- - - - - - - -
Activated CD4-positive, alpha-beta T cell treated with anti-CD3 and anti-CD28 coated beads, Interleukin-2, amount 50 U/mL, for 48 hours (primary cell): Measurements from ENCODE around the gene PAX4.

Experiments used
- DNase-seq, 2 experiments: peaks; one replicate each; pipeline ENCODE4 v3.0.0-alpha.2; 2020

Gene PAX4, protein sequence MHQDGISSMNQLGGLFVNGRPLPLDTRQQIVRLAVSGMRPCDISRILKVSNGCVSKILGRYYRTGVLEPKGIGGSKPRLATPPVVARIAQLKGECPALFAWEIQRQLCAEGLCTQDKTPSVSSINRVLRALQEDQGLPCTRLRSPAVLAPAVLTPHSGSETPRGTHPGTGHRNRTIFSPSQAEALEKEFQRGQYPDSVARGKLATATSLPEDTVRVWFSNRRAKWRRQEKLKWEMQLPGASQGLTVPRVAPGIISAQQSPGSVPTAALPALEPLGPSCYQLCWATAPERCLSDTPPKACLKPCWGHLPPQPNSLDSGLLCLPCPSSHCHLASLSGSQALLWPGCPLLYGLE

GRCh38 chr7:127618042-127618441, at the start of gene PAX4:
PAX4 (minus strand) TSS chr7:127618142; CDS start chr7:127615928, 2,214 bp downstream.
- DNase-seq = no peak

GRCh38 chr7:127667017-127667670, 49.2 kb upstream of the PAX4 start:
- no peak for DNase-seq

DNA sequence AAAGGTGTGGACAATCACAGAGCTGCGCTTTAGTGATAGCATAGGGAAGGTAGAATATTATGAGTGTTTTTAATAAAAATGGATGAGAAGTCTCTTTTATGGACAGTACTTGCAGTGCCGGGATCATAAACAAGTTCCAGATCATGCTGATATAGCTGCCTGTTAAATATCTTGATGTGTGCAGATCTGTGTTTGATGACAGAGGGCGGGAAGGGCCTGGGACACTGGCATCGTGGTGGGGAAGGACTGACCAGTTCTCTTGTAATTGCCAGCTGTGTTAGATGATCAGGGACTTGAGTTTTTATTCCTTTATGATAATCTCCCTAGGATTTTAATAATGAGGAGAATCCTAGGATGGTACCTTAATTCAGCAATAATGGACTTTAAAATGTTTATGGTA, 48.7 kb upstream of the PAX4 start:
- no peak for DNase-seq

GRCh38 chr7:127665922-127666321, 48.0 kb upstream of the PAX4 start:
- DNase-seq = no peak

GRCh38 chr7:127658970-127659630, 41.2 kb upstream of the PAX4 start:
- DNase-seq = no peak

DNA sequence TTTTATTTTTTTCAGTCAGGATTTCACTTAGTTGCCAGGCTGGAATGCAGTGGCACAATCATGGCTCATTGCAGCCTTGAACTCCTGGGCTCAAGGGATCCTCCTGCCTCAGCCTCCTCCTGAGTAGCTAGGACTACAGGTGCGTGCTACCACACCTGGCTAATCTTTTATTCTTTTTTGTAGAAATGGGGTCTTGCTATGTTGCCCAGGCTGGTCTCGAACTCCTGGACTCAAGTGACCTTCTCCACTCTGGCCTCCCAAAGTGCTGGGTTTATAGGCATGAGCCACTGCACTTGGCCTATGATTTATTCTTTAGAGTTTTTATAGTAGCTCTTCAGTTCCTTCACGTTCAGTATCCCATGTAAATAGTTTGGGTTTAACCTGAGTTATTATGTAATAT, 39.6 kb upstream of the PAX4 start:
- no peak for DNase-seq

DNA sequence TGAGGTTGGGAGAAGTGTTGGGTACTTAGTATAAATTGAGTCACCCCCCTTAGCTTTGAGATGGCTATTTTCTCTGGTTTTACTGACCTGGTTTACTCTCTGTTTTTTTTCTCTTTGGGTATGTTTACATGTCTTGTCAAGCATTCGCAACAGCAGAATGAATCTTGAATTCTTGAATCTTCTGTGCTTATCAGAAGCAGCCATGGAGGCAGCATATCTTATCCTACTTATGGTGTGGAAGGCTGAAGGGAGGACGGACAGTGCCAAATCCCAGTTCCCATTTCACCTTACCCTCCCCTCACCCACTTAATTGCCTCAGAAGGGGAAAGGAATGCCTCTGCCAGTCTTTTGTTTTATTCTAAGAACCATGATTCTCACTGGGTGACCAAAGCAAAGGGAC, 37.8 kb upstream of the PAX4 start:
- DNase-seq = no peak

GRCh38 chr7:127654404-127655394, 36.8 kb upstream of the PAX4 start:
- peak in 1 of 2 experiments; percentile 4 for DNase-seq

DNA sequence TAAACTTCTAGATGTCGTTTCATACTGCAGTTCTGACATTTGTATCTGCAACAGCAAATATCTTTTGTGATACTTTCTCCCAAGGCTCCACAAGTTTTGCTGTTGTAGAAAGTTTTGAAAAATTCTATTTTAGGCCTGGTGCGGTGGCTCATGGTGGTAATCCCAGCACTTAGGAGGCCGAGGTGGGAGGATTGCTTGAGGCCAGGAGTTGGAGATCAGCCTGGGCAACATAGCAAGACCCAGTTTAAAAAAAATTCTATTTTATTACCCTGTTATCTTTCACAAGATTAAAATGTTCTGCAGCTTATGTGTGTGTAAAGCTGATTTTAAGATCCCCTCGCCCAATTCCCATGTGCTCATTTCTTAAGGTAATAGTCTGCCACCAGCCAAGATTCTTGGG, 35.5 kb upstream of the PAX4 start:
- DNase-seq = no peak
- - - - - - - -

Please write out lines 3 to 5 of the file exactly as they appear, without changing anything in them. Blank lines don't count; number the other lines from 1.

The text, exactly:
- DNase-seq, 2 experiments: peaks; one replicate each; pipeline ENCODE4 v3.0.0-alpha.2; 2020

Gene PAX4, protein sequence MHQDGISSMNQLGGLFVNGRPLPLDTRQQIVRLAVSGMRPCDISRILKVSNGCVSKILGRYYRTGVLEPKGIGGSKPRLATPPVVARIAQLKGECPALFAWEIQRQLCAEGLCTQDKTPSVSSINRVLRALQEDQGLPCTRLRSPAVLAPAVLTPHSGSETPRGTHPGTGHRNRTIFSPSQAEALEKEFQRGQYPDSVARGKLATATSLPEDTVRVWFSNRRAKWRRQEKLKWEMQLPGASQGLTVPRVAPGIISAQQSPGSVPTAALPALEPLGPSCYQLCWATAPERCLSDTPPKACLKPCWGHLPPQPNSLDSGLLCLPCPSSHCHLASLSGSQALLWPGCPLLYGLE

GRCh38 chr7:127618042-127618441, at the start of gene PAX4: